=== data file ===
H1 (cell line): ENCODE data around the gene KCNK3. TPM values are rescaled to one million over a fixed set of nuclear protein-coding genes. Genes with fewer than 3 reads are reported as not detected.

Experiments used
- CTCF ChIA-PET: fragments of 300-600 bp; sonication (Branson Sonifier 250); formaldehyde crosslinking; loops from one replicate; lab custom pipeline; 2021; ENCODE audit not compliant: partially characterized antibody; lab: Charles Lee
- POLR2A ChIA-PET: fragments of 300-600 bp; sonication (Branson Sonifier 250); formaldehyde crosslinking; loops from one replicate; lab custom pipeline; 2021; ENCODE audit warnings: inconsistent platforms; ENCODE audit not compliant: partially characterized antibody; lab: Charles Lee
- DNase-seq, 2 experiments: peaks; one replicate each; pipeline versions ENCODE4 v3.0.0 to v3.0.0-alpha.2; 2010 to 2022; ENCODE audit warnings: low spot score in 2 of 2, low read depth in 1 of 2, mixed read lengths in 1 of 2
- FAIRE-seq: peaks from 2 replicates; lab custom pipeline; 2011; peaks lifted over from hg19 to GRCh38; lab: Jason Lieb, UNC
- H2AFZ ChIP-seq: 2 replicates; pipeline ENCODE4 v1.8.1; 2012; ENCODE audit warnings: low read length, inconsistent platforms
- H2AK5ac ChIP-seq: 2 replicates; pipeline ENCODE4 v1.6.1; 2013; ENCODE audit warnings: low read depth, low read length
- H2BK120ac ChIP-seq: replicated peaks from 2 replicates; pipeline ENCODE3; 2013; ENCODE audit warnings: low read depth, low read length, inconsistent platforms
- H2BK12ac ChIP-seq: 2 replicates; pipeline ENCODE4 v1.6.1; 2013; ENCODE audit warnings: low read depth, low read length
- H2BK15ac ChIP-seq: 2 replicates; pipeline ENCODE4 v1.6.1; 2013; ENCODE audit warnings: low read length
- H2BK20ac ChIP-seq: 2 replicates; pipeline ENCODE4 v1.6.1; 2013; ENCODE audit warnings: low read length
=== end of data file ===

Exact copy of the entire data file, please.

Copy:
H1 (cell line): ENCODE data around the gene KCNK3. TPM values are rescaled to one million over a fixed set of nuclear protein-coding genes. Genes with fewer than 3 reads are reported as not detected.

Experiments used
- CTCF ChIA-PET: fragments of 300-600 bp; sonication (Branson Sonifier 250); formaldehyde crosslinking; loops from one replicate; lab custom pipeline; 2021; ENCODE audit not compliant: partially characterized antibody; lab: Charles Lee
- POLR2A ChIA-PET: fragments of 300-600 bp; sonication (Branson Sonifier 250); formaldehyde crosslinking; loops from one replicate; lab custom pipeline; 2021; ENCODE audit warnings: inconsistent platforms; ENCODE audit not compliant: partially characterized antibody; lab: Charles Lee
- DNase-seq, 2 experiments: peaks; one replicate each; pipeline versions ENCODE4 v3.0.0 to v3.0.0-alpha.2; 2010 to 2022; ENCODE audit warnings: low spot score in 2 of 2, low read depth in 1 of 2, mixed read lengths in 1 of 2
- FAIRE-seq: peaks from 2 replicates; lab custom pipeline; 2011; peaks lifted over from hg19 to GRCh38; lab: Jason Lieb, UNC
- H2AFZ ChIP-seq: 2 replicates; pipeline ENCODE4 v1.8.1; 2012; ENCODE audit warnings: low read length, inconsistent platforms
- H2AK5ac ChIP-seq: 2 replicates; pipeline ENCODE4 v1.6.1; 2013; ENCODE audit warnings: low read depth, low read length
- H2BK120ac ChIP-seq: replicated peaks from 2 replicates; pipeline ENCODE3; 2013; ENCODE audit warnings: low read depth, low read length, inconsistent platforms
- H2BK12ac ChIP-seq: 2 replicates; pipeline ENCODE4 v1.6.1; 2013; ENCODE audit warnings: low read depth, low read length
- H2BK15ac ChIP-seq: 2 replicates; pipeline ENCODE4 v1.6.1; 2013; ENCODE audit warnings: low read length
- H2BK20ac ChIP-seq: 2 replicates; pipeline ENCODE4 v1.6.1; 2013; ENCODE audit warnings: low read length